Linux inspired gold mining challenge

Open source software has come a long way since the Linux revolution. Back in 90s, it was such a unorthodox and powerful concept to make software free challenging the big proprietary software firms. Today, RedHat  a company specialising in open source IT products today is a classic example of how to build a successful open source business model which can deliver products.

Though, open source is quite common in IT world, there is a a great story in business history where an industry known for confidentiality and secrecy tool a leaf from the Linux open source model to make a bold move to crowdsource gold mining ideas.

Yes, it was in the year 2000 when the founder and CEO of Goldcorp Inc, Rob McEwen launched the Goldcorp challenge which most unconventional and not done before in gold mining.

Goldcorp, a gold producer headquartered in Vancouver, Canada was concerned about an underperforming mine in Ontario. The company’s Red Lake mine was only producing a relatively small 50,000 ounces of gold a year at a high cost of $360 an ounce. The main deposits were deeper underground, but his company’s geologists were not sure of the exact location of the precious metal.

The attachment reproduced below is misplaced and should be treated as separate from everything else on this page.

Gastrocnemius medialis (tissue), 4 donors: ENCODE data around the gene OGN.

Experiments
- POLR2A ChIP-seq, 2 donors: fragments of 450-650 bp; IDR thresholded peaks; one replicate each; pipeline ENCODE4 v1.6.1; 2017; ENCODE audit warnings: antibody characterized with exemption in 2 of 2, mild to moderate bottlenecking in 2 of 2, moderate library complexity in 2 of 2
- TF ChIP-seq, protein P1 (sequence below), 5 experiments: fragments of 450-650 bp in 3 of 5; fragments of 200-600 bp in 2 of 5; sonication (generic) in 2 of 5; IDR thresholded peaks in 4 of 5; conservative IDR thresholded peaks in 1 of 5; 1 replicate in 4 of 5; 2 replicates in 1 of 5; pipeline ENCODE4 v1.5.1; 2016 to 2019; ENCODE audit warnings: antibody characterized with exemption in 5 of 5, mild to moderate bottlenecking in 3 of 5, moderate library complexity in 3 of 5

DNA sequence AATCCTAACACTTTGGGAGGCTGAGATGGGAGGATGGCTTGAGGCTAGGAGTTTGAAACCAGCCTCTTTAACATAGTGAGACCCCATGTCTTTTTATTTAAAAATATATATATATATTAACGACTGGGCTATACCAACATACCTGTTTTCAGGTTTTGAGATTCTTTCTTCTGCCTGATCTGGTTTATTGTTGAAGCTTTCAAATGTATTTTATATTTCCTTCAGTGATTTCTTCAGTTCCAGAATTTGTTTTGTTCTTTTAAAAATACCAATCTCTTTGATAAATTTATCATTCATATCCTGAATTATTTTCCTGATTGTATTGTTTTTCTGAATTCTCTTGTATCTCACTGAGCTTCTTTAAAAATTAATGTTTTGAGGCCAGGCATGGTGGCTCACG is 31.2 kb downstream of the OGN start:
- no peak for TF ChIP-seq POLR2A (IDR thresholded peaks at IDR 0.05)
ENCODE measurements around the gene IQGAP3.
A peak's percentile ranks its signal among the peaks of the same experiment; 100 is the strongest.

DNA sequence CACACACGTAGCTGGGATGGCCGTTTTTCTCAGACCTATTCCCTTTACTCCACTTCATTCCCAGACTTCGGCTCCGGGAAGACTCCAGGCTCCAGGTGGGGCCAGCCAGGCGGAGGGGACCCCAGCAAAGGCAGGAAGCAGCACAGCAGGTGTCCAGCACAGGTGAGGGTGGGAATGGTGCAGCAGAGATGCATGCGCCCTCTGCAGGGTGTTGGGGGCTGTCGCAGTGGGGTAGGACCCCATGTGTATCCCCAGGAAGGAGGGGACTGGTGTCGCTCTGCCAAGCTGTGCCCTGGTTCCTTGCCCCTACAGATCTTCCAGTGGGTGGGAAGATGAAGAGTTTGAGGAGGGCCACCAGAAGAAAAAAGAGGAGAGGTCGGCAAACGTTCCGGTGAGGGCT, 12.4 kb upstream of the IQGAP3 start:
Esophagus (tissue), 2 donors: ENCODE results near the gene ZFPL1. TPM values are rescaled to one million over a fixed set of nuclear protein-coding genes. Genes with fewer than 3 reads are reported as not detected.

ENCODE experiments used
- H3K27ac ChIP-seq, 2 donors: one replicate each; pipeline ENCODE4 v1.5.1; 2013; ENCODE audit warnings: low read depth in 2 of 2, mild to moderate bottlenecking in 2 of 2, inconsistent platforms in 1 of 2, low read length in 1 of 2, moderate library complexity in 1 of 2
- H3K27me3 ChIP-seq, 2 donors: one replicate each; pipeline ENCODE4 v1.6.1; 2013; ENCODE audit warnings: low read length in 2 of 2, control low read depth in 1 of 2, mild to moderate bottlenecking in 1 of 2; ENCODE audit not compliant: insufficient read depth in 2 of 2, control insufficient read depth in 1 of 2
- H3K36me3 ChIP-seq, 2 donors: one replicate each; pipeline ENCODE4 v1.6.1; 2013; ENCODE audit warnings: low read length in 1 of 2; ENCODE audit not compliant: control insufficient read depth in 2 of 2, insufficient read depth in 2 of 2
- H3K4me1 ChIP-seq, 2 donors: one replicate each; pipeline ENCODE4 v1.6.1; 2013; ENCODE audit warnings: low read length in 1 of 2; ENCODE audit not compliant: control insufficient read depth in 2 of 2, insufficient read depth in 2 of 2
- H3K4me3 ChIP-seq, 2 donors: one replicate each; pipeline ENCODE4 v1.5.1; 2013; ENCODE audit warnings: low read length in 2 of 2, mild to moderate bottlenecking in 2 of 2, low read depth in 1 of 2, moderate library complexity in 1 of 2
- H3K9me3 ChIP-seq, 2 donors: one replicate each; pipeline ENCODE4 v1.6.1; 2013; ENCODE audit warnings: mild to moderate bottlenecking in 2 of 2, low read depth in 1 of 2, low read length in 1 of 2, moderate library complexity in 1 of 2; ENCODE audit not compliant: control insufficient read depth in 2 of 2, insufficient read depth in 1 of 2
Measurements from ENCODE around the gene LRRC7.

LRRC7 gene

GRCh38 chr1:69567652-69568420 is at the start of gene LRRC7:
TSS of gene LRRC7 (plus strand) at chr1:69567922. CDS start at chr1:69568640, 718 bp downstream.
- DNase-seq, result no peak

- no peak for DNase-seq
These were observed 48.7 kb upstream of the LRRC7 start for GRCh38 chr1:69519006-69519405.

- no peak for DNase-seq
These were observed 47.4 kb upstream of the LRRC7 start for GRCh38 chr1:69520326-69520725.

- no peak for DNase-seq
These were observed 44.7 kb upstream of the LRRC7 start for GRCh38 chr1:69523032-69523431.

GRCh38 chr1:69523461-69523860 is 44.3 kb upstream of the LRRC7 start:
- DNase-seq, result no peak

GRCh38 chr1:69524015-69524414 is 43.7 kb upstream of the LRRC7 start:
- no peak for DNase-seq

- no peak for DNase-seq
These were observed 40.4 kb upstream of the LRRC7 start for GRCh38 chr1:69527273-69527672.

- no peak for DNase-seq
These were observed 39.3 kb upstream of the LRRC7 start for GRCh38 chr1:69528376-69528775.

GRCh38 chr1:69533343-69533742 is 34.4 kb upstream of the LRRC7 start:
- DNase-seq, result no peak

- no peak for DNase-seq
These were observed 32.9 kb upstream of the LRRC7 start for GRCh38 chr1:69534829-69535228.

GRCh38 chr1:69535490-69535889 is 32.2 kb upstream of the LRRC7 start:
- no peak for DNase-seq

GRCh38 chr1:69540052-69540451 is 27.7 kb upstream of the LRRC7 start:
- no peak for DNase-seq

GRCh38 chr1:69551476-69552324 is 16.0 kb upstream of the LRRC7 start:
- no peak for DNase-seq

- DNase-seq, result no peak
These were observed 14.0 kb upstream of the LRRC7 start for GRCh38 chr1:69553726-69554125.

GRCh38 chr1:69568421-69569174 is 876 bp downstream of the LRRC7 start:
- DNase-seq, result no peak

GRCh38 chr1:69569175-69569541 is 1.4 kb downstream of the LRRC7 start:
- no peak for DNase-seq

Rob McEwen wanted new ideas of where to dig and he figured that if his Red Lake employees couldn’t find the gold then someone else would be able to.

He was inspired by the Linux open source model and taking it as template made a bold move to formulate an extraordinary challenge. He put all his company’s geological data (which went back as far as 1948) into a file and shared it with the whole world. McEwen hoped that outside experts would tell him where to find the next six million ounces of gold. In return he offered $575,000 in prizes to the participants with the best methods.

The Goldcorp Challenge was launched in March 2000 and 400 megabytes worth of data about the 55,000 acre site was placed on the company’s website. Word spread fast around the Internet and within a few weeks submissions came in from all over the world.
Some were from geologists, but many were from individuals in unrelated sectors. There were mathematicians, military officers, students, and consultants. The top winning entry was a collaborative effort by two groups from Australia.

In all more than 110 sites were identified and 50% of these were previously unknown to the company. Of these new targets, more than 80 per cent yielded significant gold reserves.
By going outside his company’s walls McEwen turned Goldcorp from a struggling enterprise into one of the most profitable in the industry.

ResonVate Thought
Opensource model in IT inspired a gold mining company to set a trend in gold crowdsourcing.

I would like to ResonVate
with ideas on challenging the status quo, crowdsourcing
which can be applied in complex problem solving, taking risks, setting challenges
in areas like Healthcare, Government, Construction

Rob McEwen